Jobs, Growth and Long-term Prosperity ActGovernment Orders

3:20 p.m.

NDP

Romeo Saganash NDP Abitibi—Baie-James—Nunavik—Eeyou, QC

Mr. Speaker, I would like to thank my colleague for his excellent presentation.

If I recall correctly, the government party’s slogan in the last election was “power to the regions”.

I would like my colleague to go into more detail for us about the consequences this budget will have for the regions, rural communities and the north, because many of the measures being proposed in this budget at present will have a significant impact on those areas.

Jobs, Growth and Long-term Prosperity ActGovernment Orders

3:20 p.m.

NDP

Alex Atamanenko NDP British Columbia Southern Interior, BC

Mr. Speaker, I appreciate that question and I thank my colleague for it.

What we are seeing here is an attempt to transfer powers to the regions without there being enough money to support what the regions want to do. That means that the responsibility will fall to the provinces, the regional districts. This puts a great deal of pressure on our small rural communities, including the ones I represent.

That is irresponsible, in my opinion.

Jobs, Growth and Long-term Prosperity ActGovernment Orders

3:20 p.m.

Conservative

Wai Young Conservative Vancouver South, BC

Mr. Speaker, it is a great pleasure for me to rise in the House today to speak in support of Canada's economic action plan 2012. I am pleased to be sharing my time today with my hon. colleague, the member for Chilliwack—Fraser Canyon, who I know is a hard-working and effective representative for his constituents.

A year ago today, during a time of immense global economic challenge, Canadians from coast to coast to coast were asked to make a choice about who would lead them on a path toward jobs, growth and long-term prosperity. On May 2, 2011, they made that choice. They chose our Prime Minister and this government to lead and chart Canada's path.

Canada's economic action plan 2012 is a forward looking, dynamic and exciting plan to increase Canada's competitiveness in a swiftly changing global economy to create jobs for today and those as yet unimagined, to open doors to stable growth and long-term prosperity, all of this while keeping taxes low and returning Canada to balanced budgets over the medium term.

Budget 2012 takes significant steps to encourage entrepreneurship, innovation and world-class research. Budget 2012 improves conditions for business investments and investments in training. Budget 2012 provides for needed infrastructure and vital social programs and services and is there for Canadians.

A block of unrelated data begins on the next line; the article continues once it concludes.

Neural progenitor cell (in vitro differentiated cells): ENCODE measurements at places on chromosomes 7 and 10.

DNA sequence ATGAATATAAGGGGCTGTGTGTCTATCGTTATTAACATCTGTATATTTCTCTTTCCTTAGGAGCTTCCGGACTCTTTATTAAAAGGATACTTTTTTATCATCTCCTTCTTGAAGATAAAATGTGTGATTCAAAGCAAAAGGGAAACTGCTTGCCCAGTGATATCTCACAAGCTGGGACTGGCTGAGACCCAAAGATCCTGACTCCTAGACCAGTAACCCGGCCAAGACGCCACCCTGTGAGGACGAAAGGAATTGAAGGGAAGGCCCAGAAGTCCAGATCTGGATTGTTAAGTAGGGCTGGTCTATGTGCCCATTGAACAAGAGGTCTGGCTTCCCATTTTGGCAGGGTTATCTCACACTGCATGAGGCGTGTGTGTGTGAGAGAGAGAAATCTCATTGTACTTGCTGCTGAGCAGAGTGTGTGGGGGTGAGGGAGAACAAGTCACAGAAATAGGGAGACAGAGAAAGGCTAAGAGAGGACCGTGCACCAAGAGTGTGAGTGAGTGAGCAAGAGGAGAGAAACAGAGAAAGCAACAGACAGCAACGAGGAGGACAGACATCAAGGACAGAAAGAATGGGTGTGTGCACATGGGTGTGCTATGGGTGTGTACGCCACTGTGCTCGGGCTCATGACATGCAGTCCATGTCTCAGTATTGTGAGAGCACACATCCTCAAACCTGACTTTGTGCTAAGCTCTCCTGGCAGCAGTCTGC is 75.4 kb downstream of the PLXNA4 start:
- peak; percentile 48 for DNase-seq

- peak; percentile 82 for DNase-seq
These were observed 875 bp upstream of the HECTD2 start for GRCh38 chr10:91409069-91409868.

I would like to take this opportunity, on behalf of the residents of Vancouver South, to congratulate our Prime Minister and our Minister of Finance on the careful and considerate measures in the budget. I am excited by what this budget means for Canada. My neighbours, friends and colleagues are also excited about what this budget provides for our province, our communities and our families.

British Columbia is a province of immense potential. We have abundant natural and energy resources. We are culturally diverse and blessed with the potential of an educated and innovative workforce. Through our ports, roads, rail lines and airports, we are the gateway to the Asia Pacific. B.C. is in many ways vital to Canada's future, and Canada's economic action plan makes that future even brighter.

For British Columbians, the budget would increase access to support for business innovation by creating the western innovation program, or WINN, a new program that would provide financial support to innovative small and medium-sized enterprises in western Canada. This is exciting news for entrepreneurs and the many new and inventive projects on which they are working. This new program will spur innovation and create jobs for the future.

The people of British Columbia are also excited to note the government's commitment to responsible resource development in the budget. The government is taking steps to modernize the regulatory system for project reviews. By streamlining the review process for major economic projects, projects can proceed in a timely fashion, while still protecting the environment. The realization of one project one review is welcome.

The government, through this budget, has renewed its commitment to the major projects management office initiative by proposing $54 million over two years to continue to support effective project approvals. Through this initiative, the approvals process for major natural resource projects will become more effective, as the average review will occur within two years instead of the archaic and project killing process currently in place taking 4, 7 or 14 years.